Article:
When the circuit interrupter is in the ON position shown in FIG. 1, the current flows from the stationary contact 2 to the terminal conductor 15 through a stationary contact element 2a, the movable contact element 13a, the movable contact arm 13
and the flexible conductor 16.  When the operating handle 5 is moved in the direction of an arrow 24, the upper end of the tension spring 10 is moved beyond dead center of the line of action of the spring 10, causing the tension spring 10 to collapse the
toggle link 8 to move the movable contact arm 13 upwards together with the cross bar 11 until the operating mechanism takes the position shown in FIG. 2.


When a very large current flows through the circuit interrupter in the ON position shown in FIG. 1, the electromagnetic trip device is actuated to push out the plunger 17a from the electromagnetic device 17.  Alternatively, when an overcurrent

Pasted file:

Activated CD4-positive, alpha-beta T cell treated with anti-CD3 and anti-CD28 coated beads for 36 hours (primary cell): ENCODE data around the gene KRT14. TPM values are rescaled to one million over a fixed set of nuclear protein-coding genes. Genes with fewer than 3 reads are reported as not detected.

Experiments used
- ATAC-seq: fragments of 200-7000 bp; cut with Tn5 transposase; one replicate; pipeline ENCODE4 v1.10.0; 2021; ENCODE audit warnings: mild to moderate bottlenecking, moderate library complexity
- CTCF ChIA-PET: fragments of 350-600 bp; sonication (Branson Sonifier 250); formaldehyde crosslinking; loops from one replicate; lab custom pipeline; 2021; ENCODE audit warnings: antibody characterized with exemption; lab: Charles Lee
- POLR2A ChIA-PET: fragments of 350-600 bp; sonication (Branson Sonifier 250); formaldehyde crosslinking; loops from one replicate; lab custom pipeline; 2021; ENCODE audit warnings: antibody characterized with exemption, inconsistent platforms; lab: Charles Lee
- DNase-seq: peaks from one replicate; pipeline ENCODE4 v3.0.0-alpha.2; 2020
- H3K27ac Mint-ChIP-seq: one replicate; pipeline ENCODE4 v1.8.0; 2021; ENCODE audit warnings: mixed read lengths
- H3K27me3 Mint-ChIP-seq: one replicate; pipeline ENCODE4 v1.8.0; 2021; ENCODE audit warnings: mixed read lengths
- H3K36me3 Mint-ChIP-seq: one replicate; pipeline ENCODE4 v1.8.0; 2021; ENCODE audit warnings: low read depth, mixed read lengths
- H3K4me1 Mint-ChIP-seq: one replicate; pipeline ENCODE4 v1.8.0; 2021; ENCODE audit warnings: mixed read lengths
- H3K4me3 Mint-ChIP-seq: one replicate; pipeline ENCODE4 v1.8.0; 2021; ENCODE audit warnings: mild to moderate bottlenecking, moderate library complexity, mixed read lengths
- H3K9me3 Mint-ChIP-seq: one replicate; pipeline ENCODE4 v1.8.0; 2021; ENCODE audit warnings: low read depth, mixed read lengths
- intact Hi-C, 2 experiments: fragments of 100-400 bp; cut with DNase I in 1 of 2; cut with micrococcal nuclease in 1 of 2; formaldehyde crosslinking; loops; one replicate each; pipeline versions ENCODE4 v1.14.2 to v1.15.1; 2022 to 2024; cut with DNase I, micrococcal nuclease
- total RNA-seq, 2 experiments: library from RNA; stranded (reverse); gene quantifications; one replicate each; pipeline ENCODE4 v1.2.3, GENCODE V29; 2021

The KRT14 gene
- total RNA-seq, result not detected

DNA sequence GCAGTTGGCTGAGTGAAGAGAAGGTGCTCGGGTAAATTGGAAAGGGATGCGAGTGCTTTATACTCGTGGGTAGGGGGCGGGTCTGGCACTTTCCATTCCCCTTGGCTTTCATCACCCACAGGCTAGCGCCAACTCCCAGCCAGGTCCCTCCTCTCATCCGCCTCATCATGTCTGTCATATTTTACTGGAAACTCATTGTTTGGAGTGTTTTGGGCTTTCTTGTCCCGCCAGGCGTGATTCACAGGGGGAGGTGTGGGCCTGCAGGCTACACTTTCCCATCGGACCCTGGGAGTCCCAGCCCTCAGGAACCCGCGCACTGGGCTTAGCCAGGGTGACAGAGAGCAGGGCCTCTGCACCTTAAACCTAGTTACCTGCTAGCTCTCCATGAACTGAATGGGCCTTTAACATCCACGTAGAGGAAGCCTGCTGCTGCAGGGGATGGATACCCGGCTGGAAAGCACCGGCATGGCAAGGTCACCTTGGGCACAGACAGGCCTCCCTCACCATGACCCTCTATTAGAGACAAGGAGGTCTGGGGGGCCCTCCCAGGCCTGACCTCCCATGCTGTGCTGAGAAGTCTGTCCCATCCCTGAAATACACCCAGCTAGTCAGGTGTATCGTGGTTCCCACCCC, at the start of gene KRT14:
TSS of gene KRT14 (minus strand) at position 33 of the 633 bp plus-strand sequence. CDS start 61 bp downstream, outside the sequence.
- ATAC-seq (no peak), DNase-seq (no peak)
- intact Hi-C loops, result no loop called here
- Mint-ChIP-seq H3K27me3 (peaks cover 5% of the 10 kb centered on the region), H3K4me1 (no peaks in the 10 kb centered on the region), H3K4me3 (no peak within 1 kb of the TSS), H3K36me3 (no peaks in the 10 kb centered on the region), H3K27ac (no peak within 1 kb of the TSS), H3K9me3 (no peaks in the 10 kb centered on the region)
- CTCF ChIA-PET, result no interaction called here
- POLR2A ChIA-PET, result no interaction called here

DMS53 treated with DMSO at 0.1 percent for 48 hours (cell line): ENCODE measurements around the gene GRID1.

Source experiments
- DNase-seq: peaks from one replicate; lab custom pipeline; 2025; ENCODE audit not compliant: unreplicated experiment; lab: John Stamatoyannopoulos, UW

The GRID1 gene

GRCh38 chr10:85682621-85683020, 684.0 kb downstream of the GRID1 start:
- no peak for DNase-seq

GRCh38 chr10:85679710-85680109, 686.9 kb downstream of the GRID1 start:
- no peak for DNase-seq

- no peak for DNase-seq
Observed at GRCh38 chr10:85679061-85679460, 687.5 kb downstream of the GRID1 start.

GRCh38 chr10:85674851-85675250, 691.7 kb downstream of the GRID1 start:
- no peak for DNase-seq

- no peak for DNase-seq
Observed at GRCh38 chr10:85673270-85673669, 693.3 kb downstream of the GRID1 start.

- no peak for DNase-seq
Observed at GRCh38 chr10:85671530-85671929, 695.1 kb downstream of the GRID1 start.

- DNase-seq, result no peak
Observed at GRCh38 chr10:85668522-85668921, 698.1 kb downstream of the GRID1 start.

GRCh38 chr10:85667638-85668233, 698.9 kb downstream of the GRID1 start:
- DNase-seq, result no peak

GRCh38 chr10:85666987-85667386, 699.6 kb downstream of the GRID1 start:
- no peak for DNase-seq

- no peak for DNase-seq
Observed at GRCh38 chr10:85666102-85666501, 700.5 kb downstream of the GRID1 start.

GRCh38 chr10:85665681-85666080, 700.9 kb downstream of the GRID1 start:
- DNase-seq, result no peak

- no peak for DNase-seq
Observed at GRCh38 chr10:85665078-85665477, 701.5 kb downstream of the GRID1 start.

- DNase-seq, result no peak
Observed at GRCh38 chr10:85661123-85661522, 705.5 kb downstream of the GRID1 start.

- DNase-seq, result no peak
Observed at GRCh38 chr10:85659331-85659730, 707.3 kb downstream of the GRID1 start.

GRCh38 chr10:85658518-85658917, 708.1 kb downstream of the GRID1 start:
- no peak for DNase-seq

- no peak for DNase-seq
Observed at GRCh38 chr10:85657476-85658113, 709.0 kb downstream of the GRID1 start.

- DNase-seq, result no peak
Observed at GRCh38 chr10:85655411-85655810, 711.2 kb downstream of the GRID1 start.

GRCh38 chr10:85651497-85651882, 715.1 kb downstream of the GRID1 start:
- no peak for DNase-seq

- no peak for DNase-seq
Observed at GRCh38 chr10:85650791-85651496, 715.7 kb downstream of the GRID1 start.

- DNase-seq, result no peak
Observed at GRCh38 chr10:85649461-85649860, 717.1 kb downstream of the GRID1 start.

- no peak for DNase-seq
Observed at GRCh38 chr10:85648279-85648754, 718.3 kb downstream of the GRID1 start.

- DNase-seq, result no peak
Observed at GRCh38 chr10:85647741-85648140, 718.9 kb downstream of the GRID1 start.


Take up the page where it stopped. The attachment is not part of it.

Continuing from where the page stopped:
flows through the circuit interrupter in the ON position shown in FIG. 1, the thermally responsive trip device is actuated to push the trip bar 19 by the adjusting screw 18a.  In either case, the trip bar 19 is rotated to rotate the latch member 20 and
then the latch 21 rotates to release the cradle 6 under the action of the spring 10 which biases the cradle 6 to rotate clockwise.  The cradle 6 is then rotated in the direction of an arrow 25 shown in FIG. 3 so that the toggle link pin 7 moves
overcenter causing the toggle link 8 to collapse to rotate the movable contact arm 13 together with the cross bar 11 about the shaft 14 until they are brought into the TRIP position shown in FIG. 3 in which the movable contact element 13a is separated
from the stationary contact element 2a.


When the movable contact arm 13 reaches the position beyond which further contact opening movement is prevented, the movable contact arm 13 bounces back toward its original position as shown by an arrow 26 in FIG. 3.  However, the link stopper 23
which abuts at its stop surface 23a against the side edge of the upper toggle link 8a as shown in FIG. 4, prevents the further straightening of the toggle link 8 beyond the position shown in FIG. 4 thereby limiting the return movement of movable contact
arm 13.